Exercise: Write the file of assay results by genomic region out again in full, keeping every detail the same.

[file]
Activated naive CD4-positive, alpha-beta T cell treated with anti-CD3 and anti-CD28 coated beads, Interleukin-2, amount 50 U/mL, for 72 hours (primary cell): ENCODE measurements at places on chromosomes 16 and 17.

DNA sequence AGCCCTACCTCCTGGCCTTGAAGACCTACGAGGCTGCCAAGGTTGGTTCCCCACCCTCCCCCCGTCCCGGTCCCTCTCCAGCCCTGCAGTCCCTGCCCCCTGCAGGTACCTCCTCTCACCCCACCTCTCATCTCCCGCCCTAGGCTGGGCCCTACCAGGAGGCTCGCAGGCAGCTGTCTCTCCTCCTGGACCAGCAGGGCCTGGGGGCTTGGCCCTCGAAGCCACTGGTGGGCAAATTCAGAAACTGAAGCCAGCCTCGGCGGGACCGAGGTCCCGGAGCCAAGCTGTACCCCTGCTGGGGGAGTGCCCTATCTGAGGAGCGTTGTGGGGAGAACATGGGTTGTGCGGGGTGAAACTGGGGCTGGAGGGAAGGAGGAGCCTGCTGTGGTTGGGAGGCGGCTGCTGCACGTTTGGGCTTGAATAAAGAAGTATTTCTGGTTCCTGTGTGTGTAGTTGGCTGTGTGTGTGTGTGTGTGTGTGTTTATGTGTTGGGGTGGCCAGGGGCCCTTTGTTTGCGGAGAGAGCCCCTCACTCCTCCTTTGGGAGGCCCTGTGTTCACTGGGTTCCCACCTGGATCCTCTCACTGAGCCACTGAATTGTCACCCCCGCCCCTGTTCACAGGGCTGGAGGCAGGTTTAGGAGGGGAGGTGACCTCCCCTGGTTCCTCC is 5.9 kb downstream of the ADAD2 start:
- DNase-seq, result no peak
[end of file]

Activated naive CD4-positive, alpha-beta T cell treated with anti-CD3 and anti-CD28 coated beads, Interleukin-2, amount 50 U/mL, for 72 hours (primary cell): ENCODE measurements at places on chromosomes 16 and 17.

DNA sequence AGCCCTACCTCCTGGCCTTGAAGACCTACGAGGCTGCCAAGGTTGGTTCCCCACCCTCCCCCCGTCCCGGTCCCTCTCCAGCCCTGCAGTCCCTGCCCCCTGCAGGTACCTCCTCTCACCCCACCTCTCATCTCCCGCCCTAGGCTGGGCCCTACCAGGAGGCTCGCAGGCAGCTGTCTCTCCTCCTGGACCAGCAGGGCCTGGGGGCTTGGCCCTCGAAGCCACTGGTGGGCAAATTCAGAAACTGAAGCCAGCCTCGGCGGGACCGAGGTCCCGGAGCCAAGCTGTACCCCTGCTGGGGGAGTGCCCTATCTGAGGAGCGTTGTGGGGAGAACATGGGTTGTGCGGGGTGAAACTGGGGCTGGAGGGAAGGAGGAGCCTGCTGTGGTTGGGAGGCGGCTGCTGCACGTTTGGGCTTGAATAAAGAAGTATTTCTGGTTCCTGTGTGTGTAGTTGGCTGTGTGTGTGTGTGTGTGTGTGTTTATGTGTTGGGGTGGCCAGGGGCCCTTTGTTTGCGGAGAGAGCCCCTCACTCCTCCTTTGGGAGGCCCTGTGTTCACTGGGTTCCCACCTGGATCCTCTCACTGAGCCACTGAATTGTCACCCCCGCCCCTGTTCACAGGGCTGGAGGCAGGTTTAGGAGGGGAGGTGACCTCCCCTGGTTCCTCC is 5.9 kb downstream of the ADAD2 start:
- DNase-seq, result no peak